Plot: What’s it about?
I doubt many expect The Legend of Tarzan to walk away with over $100 million at the Domestic Box Office. While there have been far bigger hits in recent years, this seemed like it would bomb big time. The title character played by Alexander Skarsgard is hardly a box office draw, but clearly audiences were attracted to something. Maybe it’s the brand name, the selling of a familiar product. In this case Tarzan, but the presence of Samuel L. Jackson, Margot Robbie and Christoph Waltz certainly didn’t hurt. I think overall the film is something of a mixed bag, but I feel future films will benefit now that the origin story is out of the way. Time will tell for that, but let’s take a look at the film at hand, shall we?
The film begins with Leon Rom (Waltz) and his crew on a search for diamonds for King Leopold. Trouble begins when Rom and his team are ambushed, with only Rom surviving the attack. Rom is spared when a tribal chief named Mbonga (Djimon Hounsou) makes a deal with Rom. He offers him the diamonds in exchange for Tarzan. We then get to our title character who’s also known as John Clayton III. Tarzan is invited to visit Boma and report on the development and sort of be the face for them, but declines. It isn’t until George Washington Williams (Samuel L. Jackson) tells him what’s really going on and persuades him to make the journey. Williams tells him that the Belgians are enslaving the Congolese. That’s more than enough plot to carry the film, but we get so bogged down with flashbacks as well as Tarzan and Jane’s story as well. Margot Robbie plays Jane, and she has some fun with the role, but the pacing is the issue here. I think if the film had given us the condensed bits of the origin story as the film began then we wouldn’t have to have the story interrupted by it so often. That isn’t to say the film is without charm. Waltz does great work here as the villain and the action sequences can be exciting. I also enjoyed the jabs of humor sprinkled throughout this outing. It’s nice to see a film of this sort not take itself so seriously. I was reminded a bit of Hercules with Dwayne Johnson from a couple of years ago. The one thing here, however is Skarsgard in the lead. It’s not that he’s bad, but he just doesn’t have quite the charisma that’s required for this sort of role. Johnson is part of what madeHercules (and a number of his films, for that matter) work so well. Still, if you can get past the sluggish pacing, there’s some fun to be had here. Just keep expectations moderate.
Video: How’s it look?
This seems, to me, to be a title tailor-made for Ultra HD. It’s got a little bit of everything, but as we might expect the vast majority of it takes place in the dense jungle. I really couldn’t see an instance in which the image was compromised. The sheer magnitude of the trees, the mist and even the CGI animals made for a fascinating-looking image. Flesh tones, namely those of Margot Robbie and Alexander Skarsgard, look on the level (then again we shouldn’t judge our personal levels of beauty based on these two – we’ll come up short every time), detail was amazing and the increase color depth of the UHD really gave more of a sense of depth. And I did compare selected scenes to the included Blu-ray (by no means all that inferior) as well. Suffice its to say that the 2.40:1 HD image is nearly as good-looking as it gets.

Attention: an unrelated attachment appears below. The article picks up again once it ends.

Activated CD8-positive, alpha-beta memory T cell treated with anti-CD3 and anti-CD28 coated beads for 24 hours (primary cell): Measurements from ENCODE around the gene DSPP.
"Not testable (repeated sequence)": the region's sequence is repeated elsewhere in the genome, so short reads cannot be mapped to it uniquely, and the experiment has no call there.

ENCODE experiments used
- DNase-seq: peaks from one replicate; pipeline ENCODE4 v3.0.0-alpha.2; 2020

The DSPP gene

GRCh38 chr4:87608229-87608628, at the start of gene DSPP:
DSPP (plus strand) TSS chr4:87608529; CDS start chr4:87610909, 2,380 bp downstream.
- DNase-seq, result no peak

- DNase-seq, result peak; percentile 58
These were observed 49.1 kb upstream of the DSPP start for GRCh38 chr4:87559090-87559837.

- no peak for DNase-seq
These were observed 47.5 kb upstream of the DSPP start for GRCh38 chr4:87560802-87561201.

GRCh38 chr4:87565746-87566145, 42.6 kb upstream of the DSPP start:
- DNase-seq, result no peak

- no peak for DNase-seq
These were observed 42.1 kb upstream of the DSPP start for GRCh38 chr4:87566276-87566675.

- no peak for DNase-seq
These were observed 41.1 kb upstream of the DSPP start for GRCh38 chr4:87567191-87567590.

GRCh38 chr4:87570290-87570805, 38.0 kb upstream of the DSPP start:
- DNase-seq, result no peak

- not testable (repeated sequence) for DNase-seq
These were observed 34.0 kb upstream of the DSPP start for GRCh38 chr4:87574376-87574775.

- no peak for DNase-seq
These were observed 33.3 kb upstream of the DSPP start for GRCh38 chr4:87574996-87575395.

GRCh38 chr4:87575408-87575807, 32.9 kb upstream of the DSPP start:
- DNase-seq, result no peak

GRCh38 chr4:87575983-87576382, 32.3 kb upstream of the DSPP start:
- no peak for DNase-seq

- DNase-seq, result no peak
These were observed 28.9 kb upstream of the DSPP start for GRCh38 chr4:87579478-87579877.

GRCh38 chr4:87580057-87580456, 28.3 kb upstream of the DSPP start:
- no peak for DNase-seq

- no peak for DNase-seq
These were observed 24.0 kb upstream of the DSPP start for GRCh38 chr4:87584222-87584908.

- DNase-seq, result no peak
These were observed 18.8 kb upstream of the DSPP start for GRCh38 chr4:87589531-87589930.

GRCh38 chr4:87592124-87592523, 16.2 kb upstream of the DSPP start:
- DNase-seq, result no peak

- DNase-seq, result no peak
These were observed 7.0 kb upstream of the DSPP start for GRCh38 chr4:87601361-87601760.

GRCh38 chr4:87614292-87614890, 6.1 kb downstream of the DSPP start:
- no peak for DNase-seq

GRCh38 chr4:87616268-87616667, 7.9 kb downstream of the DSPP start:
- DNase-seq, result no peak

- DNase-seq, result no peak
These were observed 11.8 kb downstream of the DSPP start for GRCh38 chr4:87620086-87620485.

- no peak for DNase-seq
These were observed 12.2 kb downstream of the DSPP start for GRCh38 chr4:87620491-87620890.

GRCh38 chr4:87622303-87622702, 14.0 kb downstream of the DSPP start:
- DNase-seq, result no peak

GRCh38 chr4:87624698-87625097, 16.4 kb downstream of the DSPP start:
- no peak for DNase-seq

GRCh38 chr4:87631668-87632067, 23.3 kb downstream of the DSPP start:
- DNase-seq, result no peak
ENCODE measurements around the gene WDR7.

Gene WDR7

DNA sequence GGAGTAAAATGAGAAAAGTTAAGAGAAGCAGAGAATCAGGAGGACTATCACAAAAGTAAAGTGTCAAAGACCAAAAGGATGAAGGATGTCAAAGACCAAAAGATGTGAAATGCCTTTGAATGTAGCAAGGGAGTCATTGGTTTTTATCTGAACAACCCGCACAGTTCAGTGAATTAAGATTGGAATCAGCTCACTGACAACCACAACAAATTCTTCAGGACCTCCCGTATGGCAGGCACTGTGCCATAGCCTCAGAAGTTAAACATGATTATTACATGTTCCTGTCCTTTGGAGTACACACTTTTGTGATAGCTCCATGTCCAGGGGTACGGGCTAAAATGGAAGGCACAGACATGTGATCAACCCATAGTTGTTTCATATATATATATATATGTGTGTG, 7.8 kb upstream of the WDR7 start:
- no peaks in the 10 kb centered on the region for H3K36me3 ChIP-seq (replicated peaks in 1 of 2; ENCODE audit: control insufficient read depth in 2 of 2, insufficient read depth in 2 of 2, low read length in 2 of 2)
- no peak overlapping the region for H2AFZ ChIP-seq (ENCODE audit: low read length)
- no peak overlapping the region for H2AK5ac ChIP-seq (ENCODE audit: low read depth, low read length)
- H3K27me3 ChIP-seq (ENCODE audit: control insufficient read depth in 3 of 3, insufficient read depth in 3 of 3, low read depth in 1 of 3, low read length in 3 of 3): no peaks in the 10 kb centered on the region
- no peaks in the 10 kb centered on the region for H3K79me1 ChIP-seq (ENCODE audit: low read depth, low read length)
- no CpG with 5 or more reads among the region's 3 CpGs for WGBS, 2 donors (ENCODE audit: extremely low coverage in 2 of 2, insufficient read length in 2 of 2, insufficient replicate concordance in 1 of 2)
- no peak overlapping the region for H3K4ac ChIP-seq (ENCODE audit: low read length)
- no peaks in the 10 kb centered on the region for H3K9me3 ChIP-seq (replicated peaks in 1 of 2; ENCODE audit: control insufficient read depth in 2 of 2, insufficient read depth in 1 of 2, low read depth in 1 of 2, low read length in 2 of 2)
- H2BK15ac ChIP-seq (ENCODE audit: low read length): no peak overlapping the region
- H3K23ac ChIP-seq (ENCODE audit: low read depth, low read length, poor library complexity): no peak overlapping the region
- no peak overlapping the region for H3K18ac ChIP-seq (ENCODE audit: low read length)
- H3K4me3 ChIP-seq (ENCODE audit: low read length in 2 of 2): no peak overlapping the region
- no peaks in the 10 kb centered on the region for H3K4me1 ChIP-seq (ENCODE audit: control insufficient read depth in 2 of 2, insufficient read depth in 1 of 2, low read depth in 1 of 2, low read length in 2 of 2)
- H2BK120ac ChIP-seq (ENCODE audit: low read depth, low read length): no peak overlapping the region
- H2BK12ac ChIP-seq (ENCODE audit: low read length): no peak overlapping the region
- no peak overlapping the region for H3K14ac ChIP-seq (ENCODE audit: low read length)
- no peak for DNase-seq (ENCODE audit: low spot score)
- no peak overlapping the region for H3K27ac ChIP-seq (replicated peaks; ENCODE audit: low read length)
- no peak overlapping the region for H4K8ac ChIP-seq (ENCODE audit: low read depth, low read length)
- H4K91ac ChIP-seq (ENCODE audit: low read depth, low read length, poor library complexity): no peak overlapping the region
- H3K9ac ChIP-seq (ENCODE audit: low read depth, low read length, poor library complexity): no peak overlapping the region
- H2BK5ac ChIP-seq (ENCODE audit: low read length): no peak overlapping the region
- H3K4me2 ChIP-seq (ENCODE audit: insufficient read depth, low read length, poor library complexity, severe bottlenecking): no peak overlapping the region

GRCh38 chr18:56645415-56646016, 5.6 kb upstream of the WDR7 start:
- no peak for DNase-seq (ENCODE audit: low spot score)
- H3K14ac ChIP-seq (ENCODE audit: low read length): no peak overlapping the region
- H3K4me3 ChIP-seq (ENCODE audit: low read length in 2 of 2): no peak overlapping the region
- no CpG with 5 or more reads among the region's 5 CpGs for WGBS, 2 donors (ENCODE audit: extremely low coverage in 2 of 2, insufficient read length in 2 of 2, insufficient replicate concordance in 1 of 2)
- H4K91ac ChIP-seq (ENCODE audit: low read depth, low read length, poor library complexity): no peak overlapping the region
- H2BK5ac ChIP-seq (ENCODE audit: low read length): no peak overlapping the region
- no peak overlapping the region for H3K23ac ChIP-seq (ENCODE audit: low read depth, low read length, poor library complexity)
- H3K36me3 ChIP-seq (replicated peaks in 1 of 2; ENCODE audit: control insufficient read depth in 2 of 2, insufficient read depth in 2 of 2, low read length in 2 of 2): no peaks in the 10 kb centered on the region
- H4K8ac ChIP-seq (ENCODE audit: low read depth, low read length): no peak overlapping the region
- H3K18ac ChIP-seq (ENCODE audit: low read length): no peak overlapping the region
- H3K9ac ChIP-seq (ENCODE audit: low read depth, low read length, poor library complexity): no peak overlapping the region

Audio: How’s it sound?
If the howling monkeys, growl of the gorillas and other assorted animals don’t have your neck turning, I’m guessing nothing will. The included Dolby Atmos mix (and downgraded TrueHD mix) adds a layer of “lifelike” action to the film and it works here – on many levels. Vocals, for lack of a better word, are rich and pure and the atmospheric essence of the soundtrack has several opportunities to shine. I’m still getting used to (as in “spoiled”) to these with the Atmos soundtracks and it really is a different experience than the standard directional effects provided by the TrueHD and DTS HD Master Audio soundtracks. Again, you really can’t go wrong with the way this sounds and it’s worth the price of admission just to immerse yourself in Tarzan’s world.
Supplements: What are the extras?
- Tarzan Reborn – Discover how Tarzan has been re-invisioned for a new generation.
- Creating the Virtual Jungle – Watch how a soundstage in London is transformed into the wilds of Africa, filled with elephants, gorillas and lions!
- Battles and Bare-Knuckle Brawls – Ride shotgun with the visual effects and stunt teams as they create the exciting wildebeest rampage, Tarzan vs Akut and more!
The Bottom Line
Ultimately, the film remains a mixed bag, but it’s also not the complete dud some might have anticipated. It takes a while to get going, and pacing is never the film’s biggest strength, but there are exciting moments. I enjoyed the touches of humor and Waltz as the villain. It might not be something I need to watch over and over, but it warrants a rental so long as expectations aren’t sky high.